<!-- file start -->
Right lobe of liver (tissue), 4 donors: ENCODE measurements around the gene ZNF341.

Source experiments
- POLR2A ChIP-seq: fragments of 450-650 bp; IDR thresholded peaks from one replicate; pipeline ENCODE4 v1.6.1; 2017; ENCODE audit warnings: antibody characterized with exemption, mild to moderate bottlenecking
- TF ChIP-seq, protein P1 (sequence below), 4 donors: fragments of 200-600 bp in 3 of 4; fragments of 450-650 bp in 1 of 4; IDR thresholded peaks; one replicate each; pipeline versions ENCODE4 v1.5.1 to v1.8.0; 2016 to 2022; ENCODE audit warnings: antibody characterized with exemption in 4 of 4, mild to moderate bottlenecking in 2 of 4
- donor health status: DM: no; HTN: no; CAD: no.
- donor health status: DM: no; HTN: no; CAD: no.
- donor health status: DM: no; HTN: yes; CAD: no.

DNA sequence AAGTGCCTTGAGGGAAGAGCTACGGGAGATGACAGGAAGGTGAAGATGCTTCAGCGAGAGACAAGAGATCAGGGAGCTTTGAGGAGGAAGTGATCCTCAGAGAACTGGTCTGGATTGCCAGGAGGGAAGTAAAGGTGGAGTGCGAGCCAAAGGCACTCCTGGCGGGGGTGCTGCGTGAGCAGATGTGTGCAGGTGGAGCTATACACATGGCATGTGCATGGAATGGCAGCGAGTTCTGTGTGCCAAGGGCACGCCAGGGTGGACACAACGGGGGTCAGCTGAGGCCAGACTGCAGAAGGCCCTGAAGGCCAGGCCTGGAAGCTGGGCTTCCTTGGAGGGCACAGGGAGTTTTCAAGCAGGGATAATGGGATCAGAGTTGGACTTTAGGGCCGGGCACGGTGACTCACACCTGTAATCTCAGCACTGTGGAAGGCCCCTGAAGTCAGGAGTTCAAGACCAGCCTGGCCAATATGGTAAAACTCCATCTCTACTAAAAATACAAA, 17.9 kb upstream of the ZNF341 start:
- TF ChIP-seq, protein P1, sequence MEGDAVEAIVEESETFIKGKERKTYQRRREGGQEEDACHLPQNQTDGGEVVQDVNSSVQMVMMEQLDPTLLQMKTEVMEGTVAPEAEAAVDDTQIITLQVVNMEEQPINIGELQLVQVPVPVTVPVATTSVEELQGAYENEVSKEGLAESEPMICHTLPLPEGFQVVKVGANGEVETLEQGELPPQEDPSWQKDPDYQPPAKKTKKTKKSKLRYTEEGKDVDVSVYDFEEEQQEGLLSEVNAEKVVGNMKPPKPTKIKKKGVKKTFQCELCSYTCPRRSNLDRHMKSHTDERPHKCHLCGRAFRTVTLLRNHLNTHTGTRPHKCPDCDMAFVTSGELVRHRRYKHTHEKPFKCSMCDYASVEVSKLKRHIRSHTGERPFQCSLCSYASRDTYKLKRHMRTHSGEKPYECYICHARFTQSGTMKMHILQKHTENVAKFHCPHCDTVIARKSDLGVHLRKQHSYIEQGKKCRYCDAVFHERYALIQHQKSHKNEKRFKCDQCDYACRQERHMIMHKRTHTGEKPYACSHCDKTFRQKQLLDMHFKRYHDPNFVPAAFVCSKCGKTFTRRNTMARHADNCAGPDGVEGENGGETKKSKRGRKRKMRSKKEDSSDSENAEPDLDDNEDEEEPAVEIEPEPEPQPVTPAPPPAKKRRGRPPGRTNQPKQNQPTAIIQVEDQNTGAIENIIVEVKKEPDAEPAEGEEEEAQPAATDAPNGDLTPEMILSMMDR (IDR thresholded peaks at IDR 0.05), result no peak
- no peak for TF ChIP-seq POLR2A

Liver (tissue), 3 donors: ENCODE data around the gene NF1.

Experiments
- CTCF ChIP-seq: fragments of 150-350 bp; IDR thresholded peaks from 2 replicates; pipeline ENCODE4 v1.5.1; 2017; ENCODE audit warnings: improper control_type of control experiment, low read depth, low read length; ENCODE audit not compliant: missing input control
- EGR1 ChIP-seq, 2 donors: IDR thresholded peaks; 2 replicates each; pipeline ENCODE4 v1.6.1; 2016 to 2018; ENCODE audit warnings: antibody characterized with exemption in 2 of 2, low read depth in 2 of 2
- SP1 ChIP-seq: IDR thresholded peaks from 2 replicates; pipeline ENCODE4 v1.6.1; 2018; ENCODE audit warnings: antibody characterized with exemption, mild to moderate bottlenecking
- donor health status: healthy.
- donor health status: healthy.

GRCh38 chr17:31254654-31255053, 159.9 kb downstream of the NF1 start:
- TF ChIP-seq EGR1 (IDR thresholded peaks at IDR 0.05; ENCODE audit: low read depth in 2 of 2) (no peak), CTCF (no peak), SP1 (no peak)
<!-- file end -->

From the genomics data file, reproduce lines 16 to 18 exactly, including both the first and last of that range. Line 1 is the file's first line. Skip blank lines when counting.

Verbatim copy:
- donor health status: healthy.
- donor health status: healthy.

GRCh38 chr17:31254654-31255053, 159.9 kb downstream of the NF1 start: